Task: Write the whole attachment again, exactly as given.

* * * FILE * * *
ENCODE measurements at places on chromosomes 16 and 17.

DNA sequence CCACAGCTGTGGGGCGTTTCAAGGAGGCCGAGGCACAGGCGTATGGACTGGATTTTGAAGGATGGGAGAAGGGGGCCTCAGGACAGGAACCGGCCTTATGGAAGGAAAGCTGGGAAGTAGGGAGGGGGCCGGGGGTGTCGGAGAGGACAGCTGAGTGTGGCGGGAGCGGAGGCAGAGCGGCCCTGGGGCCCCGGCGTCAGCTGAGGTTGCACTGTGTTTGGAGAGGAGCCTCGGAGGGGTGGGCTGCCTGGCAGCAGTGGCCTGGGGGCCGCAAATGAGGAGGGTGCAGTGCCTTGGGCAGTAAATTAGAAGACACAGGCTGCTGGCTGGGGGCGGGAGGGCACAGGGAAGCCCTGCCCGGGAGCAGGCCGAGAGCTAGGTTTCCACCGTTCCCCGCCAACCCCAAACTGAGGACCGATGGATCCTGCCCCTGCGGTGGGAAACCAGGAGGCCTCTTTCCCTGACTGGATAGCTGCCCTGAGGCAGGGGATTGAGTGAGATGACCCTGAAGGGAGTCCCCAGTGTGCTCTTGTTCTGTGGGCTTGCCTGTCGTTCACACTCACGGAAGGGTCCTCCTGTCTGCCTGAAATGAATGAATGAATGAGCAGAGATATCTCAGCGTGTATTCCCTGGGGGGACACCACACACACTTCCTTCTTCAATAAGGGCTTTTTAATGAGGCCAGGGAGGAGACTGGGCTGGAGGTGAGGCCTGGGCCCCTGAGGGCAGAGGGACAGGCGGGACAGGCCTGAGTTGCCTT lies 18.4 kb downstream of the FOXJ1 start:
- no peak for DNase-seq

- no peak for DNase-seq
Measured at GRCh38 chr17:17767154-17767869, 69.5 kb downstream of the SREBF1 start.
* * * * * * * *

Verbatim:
ENCODE measurements at places on chromosomes 16 and 17.

DNA sequence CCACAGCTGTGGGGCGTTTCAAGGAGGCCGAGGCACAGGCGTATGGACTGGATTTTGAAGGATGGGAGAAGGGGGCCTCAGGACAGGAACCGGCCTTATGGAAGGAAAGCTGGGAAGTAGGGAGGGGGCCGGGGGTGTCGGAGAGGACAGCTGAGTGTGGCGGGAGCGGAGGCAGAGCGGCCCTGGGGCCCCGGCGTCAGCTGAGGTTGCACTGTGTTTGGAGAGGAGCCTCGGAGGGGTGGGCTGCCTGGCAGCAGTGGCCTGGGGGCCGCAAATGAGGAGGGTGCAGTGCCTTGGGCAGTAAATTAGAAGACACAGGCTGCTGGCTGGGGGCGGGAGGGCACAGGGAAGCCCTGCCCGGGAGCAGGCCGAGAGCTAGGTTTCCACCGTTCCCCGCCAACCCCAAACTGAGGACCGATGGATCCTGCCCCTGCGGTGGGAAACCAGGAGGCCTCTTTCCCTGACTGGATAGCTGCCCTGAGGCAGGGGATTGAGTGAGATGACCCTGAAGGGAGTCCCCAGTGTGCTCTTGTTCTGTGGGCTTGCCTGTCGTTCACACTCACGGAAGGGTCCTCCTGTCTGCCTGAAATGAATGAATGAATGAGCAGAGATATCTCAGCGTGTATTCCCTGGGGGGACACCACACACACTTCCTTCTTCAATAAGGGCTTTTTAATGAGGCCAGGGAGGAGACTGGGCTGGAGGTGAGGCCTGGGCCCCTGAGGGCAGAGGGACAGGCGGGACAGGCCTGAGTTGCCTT lies 18.4 kb downstream of the FOXJ1 start:
- no peak for DNase-seq

- no peak for DNase-seq
Measured at GRCh38 chr17:17767154-17767869, 69.5 kb downstream of the SREBF1 start.